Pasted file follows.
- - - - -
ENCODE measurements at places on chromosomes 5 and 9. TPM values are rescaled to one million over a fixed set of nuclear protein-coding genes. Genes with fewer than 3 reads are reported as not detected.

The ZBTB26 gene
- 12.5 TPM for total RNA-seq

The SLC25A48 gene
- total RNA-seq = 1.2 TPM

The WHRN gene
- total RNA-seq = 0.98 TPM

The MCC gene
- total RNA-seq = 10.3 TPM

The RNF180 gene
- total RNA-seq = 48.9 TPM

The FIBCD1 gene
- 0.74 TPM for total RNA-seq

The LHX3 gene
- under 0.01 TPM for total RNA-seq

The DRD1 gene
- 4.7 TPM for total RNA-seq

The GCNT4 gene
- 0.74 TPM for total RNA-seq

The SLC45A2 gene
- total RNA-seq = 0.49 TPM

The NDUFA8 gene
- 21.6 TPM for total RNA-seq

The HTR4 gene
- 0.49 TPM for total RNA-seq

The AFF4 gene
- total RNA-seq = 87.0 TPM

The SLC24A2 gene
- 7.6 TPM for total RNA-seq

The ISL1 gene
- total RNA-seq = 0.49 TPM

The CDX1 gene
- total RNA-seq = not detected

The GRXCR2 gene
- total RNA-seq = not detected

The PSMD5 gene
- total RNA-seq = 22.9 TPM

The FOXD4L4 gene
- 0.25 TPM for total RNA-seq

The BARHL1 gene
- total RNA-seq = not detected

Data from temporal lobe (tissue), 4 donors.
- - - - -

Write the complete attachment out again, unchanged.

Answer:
ENCODE measurements at places on chromosomes 5 and 9. TPM values are rescaled to one million over a fixed set of nuclear protein-coding genes. Genes with fewer than 3 reads are reported as not detected.

The ZBTB26 gene
- 12.5 TPM for total RNA-seq

The SLC25A48 gene
- total RNA-seq = 1.2 TPM

The WHRN gene
- total RNA-seq = 0.98 TPM

The MCC gene
- total RNA-seq = 10.3 TPM

The RNF180 gene
- total RNA-seq = 48.9 TPM

The FIBCD1 gene
- 0.74 TPM for total RNA-seq

The LHX3 gene
- under 0.01 TPM for total RNA-seq

The DRD1 gene
- 4.7 TPM for total RNA-seq

The GCNT4 gene
- 0.74 TPM for total RNA-seq

The SLC45A2 gene
- total RNA-seq = 0.49 TPM

The NDUFA8 gene
- 21.6 TPM for total RNA-seq

The HTR4 gene
- 0.49 TPM for total RNA-seq

The AFF4 gene
- total RNA-seq = 87.0 TPM

The SLC24A2 gene
- 7.6 TPM for total RNA-seq

The ISL1 gene
- total RNA-seq = 0.49 TPM

The CDX1 gene
- total RNA-seq = not detected

The GRXCR2 gene
- total RNA-seq = not detected

The PSMD5 gene
- total RNA-seq = 22.9 TPM

The FOXD4L4 gene
- 0.25 TPM for total RNA-seq

The BARHL1 gene
- total RNA-seq = not detected

Data from temporal lobe (tissue), 4 donors.